In my neck of the woods the Catholic contribution to the liberal welfare state is the Dorothy Day Center (DDC), a long, one-story brick affair skulking in the shadow of the St. Paul Cathedral. Straddling the I-94 freeway and the Greyhound Bus Depot, the DDC is a convenient location for the largest concentration of pure characters in the Twin Cities: vagrants, drunks, addicts, criminals, professional hobos, the mentally ill, and more of the same just arriving on their one way bus tickets from Chicago, and Gary Indiana.
In addition to being a hub for underground commerce (that is, drug deals), the DDC offers “three hots and a cot” – meals and a mat to sleep on in the winter – to all comers. That’s where Carlton was hanging out until he started carving tattoos into his forearms, talking about slitting people’s throats, and following female staff. Social justice Catholics help the homeless until things get ugly, then they turn people like Carlton over to people like me.
The deal was that Carlton would go voluntarily to the local psych ward if I helped him pick up his clothes first. I didn’t trust it, but I wasn’t the one who made the deal – the DDC folks rolled Carlton at me like a big, bad penny. I remember our receptionist’s grateful look when I hustled him out of our lobby onto the street. He loped along next to me, a secret smile on his face. I’d seen that look before. It happens when the voices get more real than reality.
In my car he pointed at a little statue on the dashboard – “that’s Momma Mary.” We got to his friend’s house, a weathered duplex. Carlton went inside the front door, and out through the back. After waiting a couple of minutes I knew Carlton had given me the slip, but I stayed until I’d finished praying the Rosary, for him and the others.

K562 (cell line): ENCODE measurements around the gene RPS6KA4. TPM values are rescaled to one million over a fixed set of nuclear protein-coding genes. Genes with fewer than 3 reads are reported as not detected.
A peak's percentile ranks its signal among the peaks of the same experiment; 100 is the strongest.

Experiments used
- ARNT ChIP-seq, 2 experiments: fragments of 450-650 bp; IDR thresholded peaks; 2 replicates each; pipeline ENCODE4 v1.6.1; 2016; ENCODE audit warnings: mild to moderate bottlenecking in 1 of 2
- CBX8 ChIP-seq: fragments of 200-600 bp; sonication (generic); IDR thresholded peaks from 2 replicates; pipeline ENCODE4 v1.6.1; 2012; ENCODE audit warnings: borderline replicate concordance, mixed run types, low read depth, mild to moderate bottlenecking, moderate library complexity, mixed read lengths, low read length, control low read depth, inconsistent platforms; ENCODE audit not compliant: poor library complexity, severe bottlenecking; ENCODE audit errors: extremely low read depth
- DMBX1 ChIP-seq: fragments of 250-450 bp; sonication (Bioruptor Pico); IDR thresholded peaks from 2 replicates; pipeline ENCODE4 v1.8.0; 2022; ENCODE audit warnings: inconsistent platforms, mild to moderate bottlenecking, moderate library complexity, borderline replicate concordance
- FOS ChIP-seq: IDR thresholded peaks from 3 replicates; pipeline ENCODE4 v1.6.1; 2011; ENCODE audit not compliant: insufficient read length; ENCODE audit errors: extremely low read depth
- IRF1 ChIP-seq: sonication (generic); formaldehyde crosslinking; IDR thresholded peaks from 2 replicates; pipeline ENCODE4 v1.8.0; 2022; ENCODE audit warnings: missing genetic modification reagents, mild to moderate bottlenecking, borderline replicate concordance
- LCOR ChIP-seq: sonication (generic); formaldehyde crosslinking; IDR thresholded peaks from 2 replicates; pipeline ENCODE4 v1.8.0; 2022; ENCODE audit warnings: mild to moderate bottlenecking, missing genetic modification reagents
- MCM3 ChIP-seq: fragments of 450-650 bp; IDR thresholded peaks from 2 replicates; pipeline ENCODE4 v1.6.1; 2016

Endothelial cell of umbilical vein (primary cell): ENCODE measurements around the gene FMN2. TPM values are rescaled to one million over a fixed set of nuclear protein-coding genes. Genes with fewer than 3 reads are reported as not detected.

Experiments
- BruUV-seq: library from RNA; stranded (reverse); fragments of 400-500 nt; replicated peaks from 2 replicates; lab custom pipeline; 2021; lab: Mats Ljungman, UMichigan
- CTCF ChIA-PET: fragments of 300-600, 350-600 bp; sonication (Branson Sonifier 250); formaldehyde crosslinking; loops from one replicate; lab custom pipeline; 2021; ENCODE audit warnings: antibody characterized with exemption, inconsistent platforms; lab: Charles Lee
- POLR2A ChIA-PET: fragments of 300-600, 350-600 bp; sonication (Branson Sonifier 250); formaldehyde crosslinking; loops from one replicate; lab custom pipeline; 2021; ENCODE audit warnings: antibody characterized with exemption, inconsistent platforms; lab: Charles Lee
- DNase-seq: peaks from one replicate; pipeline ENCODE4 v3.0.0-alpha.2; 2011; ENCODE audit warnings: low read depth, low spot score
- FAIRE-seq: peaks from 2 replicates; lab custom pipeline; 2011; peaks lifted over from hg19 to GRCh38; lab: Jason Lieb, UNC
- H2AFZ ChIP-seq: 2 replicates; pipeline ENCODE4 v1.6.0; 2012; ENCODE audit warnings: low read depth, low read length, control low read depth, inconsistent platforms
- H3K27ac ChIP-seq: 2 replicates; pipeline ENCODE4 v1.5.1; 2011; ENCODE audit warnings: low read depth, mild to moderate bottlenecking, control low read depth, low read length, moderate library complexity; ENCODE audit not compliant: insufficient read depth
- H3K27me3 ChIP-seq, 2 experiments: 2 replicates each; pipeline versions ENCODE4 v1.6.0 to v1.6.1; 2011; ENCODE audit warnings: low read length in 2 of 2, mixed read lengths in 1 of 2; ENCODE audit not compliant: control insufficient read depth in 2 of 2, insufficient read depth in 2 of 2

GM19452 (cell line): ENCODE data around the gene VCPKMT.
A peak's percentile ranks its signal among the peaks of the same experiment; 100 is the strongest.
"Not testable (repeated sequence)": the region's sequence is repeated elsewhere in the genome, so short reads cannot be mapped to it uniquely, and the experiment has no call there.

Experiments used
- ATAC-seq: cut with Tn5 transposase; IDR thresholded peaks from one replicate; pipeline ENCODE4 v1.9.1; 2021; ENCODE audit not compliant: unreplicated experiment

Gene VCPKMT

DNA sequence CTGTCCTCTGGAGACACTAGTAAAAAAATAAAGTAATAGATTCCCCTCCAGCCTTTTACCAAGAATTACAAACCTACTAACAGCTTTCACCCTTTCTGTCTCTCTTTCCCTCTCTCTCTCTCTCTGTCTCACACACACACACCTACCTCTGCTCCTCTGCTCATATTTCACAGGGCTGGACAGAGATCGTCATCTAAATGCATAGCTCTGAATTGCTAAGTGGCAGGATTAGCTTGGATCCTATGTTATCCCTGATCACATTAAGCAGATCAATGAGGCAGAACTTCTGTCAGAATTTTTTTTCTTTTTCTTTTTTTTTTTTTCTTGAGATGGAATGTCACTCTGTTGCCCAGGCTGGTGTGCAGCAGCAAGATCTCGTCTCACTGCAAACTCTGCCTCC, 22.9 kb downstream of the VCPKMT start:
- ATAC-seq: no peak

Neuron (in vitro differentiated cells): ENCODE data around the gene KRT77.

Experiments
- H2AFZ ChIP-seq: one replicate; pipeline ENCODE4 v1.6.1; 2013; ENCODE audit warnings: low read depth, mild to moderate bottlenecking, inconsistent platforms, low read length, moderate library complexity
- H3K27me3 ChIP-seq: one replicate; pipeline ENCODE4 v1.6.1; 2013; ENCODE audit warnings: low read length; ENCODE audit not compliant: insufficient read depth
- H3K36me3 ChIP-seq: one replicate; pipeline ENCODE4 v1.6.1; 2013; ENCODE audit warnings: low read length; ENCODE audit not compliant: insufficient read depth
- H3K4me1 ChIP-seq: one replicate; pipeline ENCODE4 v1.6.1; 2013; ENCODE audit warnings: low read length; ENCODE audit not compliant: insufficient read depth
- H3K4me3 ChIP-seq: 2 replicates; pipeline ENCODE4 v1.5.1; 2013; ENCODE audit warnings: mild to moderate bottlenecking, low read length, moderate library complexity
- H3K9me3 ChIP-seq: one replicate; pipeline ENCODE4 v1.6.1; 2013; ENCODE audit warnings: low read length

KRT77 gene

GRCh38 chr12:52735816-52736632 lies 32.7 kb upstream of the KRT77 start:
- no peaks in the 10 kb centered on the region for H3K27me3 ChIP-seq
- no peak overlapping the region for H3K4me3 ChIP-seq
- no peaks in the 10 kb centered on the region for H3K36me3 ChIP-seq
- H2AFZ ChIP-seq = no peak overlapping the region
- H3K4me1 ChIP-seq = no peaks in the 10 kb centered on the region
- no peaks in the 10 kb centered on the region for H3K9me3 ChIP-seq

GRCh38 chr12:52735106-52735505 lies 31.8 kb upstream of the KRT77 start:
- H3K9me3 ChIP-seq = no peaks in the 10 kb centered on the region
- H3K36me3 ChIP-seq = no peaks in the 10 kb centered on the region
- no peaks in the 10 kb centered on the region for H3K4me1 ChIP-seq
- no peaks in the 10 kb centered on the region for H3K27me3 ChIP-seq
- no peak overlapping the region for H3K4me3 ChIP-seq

I knew I’d see Carlton again, and when he ended up in the psych ward I paid him a visit. I reminded him of how he scammed me. He laughed and apologized. I smiled back and told him I was arranging a vacation for him at the state hospital. Usually this bothers people, but Carlton liked the hospital. He’d stayed at worse places, like the Southern prison he never wanted to talk about.
In my line of work we are expected to fix people. Sometimes we can. Other times its like mending spokes on a broken wheel that never rolls straight. Carlton was one of the broken wheels. He came from a broken family, and it became a habit; he kept breaking every chance he had at keeping a roof over his head. Three group home placements failed because Carlton couldn’t play by the rules, at least not for long. Eventually he’d start doing drugs. Then he‘d steal from and bully his peers to get money to do more drugs.
Finally I sent him out of town to a cabin in the western Minnesota woods. Carlton didn’t like all the trees, or the way things got so quiet at night. After he was caught trying to steal a van he barricaded himself in the medication office. The local sheriff extricated him. They brought Carlton back to St. Paul, in shackles, and dropped him off at the emergency room at St. Joseph’s Hospital. I sent him back to the state hospital.
Eventually I found another group home who would take him. They got Carlton his own apartment and helped him move in. Someone came over every night to watch him take the medication that dulled the voices in his head. I’d come over once a month to buy groceries for him and tell him to quit doing drugs with the home boys. The last time I saw him alive I threatened him with another trip to the state hospital if he didn’t straighten out. Carlton got mad, then asked me for a ride home. On the way to his place Carlton warned me we were driving through a bad part of town. “There’s a lot of blacks around here,” he said nervously. It was a curious remark, since Carlton was black.
Two days later Carlton was at a friend’s apartment. The friend stuck a knife in Carlton’s chest because he didn’t like the way Carlton was whispering under his breath. Later the friend said he was surprised Carlton didn’t stab him back. According to him, Carlton pulled the knife out of his chest, told his friend he didn’t want to hurt him, and ran out the door with the knife. The police followed the blood to a nearby house. It was there that the blood, and Carlton’s life, ended.